Written by Staff Writer
31 Aug, 2022 | 10:08 am
RT: Mikhail Gorbachev, the first and only president of the Soviet Union, has died at the age of 91, in Moscow.
His death was reported on Tuesday night by the Central Clinical Hospital, which said in a statement that “Mikhail Sergeyevich Gorbachev died this evening after a serious and prolonged illness.”
According to the news agency TASS, Gorbachev was hospitalized at the very beginning of the Covid-19 pandemic, at the request of his doctors, and had been under medical supervision ever since.
Gorbachev will be buried in Moscow’s Novodevichy Cemetery next to his wife, Raisa, who died in 1999, TASS revealed, citing a source familiar with the family’s wishes.
A divisive figure, supporters credit him with having played a key part in bringing about an end to the Cold War, while opponents accuse him of aiding in the fall of the Soviet Union and a major loss to Moscow’s prestige and global influence.
Born in 1931 into a peasant family in southern Russia, in his teens Gorbachev operated combine harvesters on collective farms. His party career started early in his student years, when he studied law at Lomonosov Moscow State University. His ascent through the ranks was relatively rapid, and in 1985 he became the general secretary of the Central Committee of the Communist Party of the Soviet Union, making him the highest ranking official in the USSR.
During his time in office, Gorbachev aimed to re-energize the stalled Soviet economy, which was riddled with inefficiency, overblown defense spending and creeping corruption. He called for urgent reorganization and modernization, but soon expanded his reform to the political and social structure of the whole nation.
The policy of ‘perestroika’ was announced in 1986 as an attempt to reorganize the economy. More of a political movement, the “restructuring” aimed to give more independence to ministries and large state-owned enterprises. It also introduced some free market-style reforms. In 1988, Gorbachev permitted establishing private enterprises in the country for the first time since Vladimir Lenin’s “New Economic Policy” of the 1920s.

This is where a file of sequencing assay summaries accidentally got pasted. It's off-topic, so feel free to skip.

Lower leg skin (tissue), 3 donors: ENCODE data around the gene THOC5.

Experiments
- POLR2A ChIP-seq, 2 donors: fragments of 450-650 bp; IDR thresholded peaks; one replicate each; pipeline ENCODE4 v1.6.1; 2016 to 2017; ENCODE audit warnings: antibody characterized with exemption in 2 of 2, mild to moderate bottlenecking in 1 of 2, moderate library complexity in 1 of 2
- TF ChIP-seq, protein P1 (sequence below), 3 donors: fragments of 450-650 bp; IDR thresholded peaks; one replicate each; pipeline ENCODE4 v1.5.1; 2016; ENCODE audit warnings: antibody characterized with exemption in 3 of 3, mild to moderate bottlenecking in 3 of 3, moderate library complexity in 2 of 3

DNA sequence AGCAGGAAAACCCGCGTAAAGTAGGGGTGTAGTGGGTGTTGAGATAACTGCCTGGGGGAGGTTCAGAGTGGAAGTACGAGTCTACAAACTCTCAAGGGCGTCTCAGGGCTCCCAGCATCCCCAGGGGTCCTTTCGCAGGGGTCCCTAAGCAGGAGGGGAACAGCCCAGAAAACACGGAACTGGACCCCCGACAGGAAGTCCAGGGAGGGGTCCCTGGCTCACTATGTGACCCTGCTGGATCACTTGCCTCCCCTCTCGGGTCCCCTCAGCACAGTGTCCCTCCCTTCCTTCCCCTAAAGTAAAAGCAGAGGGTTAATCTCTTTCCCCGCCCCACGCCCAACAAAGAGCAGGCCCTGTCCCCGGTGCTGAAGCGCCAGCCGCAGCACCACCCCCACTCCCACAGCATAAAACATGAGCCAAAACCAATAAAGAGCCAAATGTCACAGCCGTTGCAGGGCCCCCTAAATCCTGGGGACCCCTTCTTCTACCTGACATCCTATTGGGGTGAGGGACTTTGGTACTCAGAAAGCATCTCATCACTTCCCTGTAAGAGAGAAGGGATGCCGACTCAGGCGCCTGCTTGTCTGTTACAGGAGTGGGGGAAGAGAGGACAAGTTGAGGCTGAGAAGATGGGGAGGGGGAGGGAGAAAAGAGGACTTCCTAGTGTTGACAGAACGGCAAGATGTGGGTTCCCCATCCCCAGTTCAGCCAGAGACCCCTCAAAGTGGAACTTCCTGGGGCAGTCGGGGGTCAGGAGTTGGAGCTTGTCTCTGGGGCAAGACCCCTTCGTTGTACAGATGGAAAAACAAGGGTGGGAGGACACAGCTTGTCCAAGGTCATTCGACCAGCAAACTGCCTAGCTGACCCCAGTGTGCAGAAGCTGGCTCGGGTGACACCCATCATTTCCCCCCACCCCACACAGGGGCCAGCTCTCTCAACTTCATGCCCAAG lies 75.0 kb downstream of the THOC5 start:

Another policy proclaimed was ‘glasnost'. Gorbachev aimed to bring transparency into society, ease the Communist Party’s control over the media and release political prisoners. This was a radical change, since control over public speech had previously been an essential part of the Soviet regime.
Gorbachev also proposed a constitutional change to move to a presidential system and created a new political body called the Congress of People’s Deputies. The 2,250 members were elected in the Soviet Union’s first semi-competitive parliamentary election. On March 15, 1990, following a vote in the Congress of People’s Deputies, Mikhail Gorbachev became president of the USSR.
Gorbachev’s foreign policy, also known as the “new thinking,” marked a period of significant improvement of relations between the Soviet Union and Western countries, replacing the era of Cold War hostilities.
In 1986, he announced plans to withdraw Soviet troops from Afghanistan, but it took three more years to complete the pullout.
The Soviet-Afghan war was a major point of criticism for the West. It also cost the Soviet Union at least 15,000 casualties, put additional strains on an already creaking bureaucratic planned economy and filled the country with veterans suffering from combat stress disorders.
The reengagement with the West paved the way for several key disarmament treaties to be signed. Moscow and Washington agreed to dismantle their intermediate-range conventional and nuclear missiles – the very precise weapons that could tempt the military into using nuclear weapons on a limited scale, but still trigger global mutual annihilation. Under Gorbachev, Moscow unilaterally stopped all nuclear tests.
Moscow’s relations with the Eastern Bloc countries also underwent a radical change. Earlier, Soviet troops always served as the final argument, should one of the countries of the Cold War-era Warsaw Pact try to shift its allegiance. But Gorbachev’s liberalization included the right of self-determination for those nations. This was jokingly called the “Sinatra doctrine” after the singer Frank Sinatra, alluding to his song, 'My Way', as countries were allowed to determine their own internal policies. A string of revolutions in 1989 ousted European Communist regimes, and in 1990 West and East Germany reunified as one country.
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